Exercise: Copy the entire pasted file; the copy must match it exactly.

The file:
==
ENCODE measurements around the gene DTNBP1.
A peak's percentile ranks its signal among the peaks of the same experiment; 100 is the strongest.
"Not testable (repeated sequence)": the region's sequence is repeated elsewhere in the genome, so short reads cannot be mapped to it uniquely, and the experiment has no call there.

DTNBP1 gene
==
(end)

ENCODE measurements around the gene DTNBP1.
A peak's percentile ranks its signal among the peaks of the same experiment; 100 is the strongest.
"Not testable (repeated sequence)": the region's sequence is repeated elsewhere in the genome, so short reads cannot be mapped to it uniquely, and the experiment has no call there.

DTNBP1 gene